Snakes and lizards that want to live longer should abstain from sex until late in life, and be vegetarian, according to new research which investigated how reproductive intensity and diet affects reptile lifespan.
An international team of researchers investigated how longevity of scaled reptiles (Lepidosaurs) is influenced by key environmental characteristics and by their feeding and sexual habits.
Based on a worldwide study, involving 1,014 species including 672 lizards and 336 snakes, it was found that a higher frequency of laying or giving birth and early sexual maturation are associated with shortened longevity.
The results have been published in the journal Global Ecology and Biogeography.
Co-author Dr Daniel Pincheira-Donoso, from the School of Life Sciences, University of Lincoln, UK, said: “We observed that more sex (or at least more pregnancies) means shorter life, very much like the rock star adage ‘live fast, die young’. Along the same lines, the study revealed that reptiles which sexually mature at a younger age will likely have shorter lives, while those who prefer to delay sexual maturity will probably live longer. And lastly, we found that vegetarians live longer than their carnivorous counterparts. Vegetal food is an intrinsically low-nutrition food, so we think that those who have these diets experience a reduction in reproductive rates, which in turn increases their lifespan.”
The results support key predictions from life-history theory and suggest that reproducing more slowly and at older ages and being herbivorous result in increased longevity.
For each species, the team collected literature on body size, earliest age at first reproduction, field body temperature of active individuals, reproductive mode, clutch or litter size and brood frequency, diet and activity time.
They found that long-living scaled reptiles are generally characterised by ‘slow’ life-history traits: delayed and infrequent reproduction, smaller clutches, larger hatchlings and colder body temperatures. High investment in reproduction, expressed in frequent, large clutches is correlated with short life – but species with large eggs compared to their size live longer.
The team also discovered that herbivores live longer than similar-sized carnivores. Ingestion of a protein-rich diet (meat) may lead to faster growth, earlier and more intense reproduction and hence to shortened longevity.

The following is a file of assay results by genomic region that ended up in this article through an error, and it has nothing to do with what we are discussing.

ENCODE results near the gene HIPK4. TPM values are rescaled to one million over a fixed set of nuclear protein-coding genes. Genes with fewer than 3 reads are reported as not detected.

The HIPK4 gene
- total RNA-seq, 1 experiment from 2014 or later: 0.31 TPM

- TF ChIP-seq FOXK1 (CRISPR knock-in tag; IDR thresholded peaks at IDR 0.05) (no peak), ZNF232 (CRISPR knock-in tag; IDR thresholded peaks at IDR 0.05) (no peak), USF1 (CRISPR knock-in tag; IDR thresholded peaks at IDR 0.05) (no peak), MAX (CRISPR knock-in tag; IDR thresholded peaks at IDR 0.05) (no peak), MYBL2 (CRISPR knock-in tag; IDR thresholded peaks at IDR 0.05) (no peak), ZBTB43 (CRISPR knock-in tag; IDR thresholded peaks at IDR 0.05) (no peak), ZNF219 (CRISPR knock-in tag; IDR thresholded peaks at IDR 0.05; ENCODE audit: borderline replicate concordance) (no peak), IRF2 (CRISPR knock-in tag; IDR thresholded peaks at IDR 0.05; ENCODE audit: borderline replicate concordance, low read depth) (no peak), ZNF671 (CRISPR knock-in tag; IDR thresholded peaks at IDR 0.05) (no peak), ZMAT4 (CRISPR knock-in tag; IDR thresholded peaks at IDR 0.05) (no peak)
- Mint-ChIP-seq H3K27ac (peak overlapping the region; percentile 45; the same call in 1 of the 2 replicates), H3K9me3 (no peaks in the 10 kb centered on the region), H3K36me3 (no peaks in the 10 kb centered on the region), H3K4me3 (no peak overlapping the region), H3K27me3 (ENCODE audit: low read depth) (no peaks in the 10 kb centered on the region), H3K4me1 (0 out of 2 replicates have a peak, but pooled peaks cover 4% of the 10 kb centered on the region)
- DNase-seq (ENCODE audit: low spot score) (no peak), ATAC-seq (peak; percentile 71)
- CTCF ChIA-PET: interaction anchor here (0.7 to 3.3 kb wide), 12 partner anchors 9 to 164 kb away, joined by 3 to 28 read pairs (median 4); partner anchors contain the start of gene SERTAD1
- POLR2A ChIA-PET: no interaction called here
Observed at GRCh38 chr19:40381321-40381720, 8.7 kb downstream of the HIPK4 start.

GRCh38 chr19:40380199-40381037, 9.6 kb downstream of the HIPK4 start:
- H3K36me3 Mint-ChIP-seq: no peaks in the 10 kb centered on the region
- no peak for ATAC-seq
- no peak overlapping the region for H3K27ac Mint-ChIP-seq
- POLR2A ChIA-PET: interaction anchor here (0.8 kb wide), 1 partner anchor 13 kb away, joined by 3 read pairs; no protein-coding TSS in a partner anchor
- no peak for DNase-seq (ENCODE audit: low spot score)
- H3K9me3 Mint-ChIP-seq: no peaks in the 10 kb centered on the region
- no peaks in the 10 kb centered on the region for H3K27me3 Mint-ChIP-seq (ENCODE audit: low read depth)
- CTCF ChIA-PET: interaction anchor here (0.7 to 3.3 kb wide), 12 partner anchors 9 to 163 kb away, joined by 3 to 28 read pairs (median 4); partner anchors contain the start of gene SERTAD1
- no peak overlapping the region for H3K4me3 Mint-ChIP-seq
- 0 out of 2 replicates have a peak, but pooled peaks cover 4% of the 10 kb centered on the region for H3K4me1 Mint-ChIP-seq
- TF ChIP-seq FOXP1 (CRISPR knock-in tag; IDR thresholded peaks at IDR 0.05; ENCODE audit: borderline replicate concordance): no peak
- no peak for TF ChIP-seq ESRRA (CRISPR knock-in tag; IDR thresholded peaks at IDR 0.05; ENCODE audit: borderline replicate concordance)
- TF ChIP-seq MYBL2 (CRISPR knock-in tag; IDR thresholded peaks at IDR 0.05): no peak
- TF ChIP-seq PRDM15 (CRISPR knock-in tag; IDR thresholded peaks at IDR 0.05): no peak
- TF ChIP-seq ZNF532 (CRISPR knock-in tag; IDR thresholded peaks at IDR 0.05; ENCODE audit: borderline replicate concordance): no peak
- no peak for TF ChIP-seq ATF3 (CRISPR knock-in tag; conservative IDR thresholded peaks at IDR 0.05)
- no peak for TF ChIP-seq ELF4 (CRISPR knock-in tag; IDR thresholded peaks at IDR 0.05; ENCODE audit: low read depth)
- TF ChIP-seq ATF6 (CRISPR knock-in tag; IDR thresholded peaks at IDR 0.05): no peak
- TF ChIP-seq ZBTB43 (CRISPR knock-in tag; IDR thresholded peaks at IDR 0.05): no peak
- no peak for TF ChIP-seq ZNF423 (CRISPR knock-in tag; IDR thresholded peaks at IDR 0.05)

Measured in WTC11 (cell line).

Herbivorous individuals probably consume poorer food, so reach maturity later and live longer. It could also be that hunting is more risky than collecting fruits and vegetables.
Future experiments could test this by feeding a set of species with different diets and exploring the consequences for growth and time to maturity.
In summary, the results support fundamental predictions of life-history theory by showing a link between age at first reproduction, rate of reproduction and longevity.
This study provides the first, large-scale, comparative study of longevity in ectothermic or ‘cold-blooded’ animals and opens many avenues for further research on the attributes that govern longevity in this group. The results support evolutionary theories of aging in a large group of animals which are not often studied in this context – aging studies usually compare among different mammal (or bird) species, or use experiments with few species of small insects, such as fruit flies.
The research team involved academics from Tel Aviv University in Israel; the University of Lincoln, UK; Universiti Malaysia Sarawak in Malaysia; Institute of Zoology, London; Virginia Commonwealth University, US; Pontifica Universidad Catolica del Ecuador; Villanova University, Pennsylvania, US; and the University of Oxford, UK.
Inon Scharf, Anat Feldman, Maria Novoslov, Daniel Pincheira-Donoso, Indraneil Das, Monika Bohm, Peter Uetz, Omar Torres- Carvajal, Aaron Bauer, Uri Roll, Shai Meiri ‘Late bloomers and baby boomers: ecological drivers of longevity in squamates and the tuatara’ Global Ecology and Biogeography http://onlinelibrary.wiley.com/doi/10.1111/geb.12244/abstract
The research leading to this paper was partially funded by the People Programme (Marie Curie Actions) of the European Union’s Seventh Framework Programme; an Israel Science Foundation grant and a Research Investment Fund grant from the University of Lincoln, UK.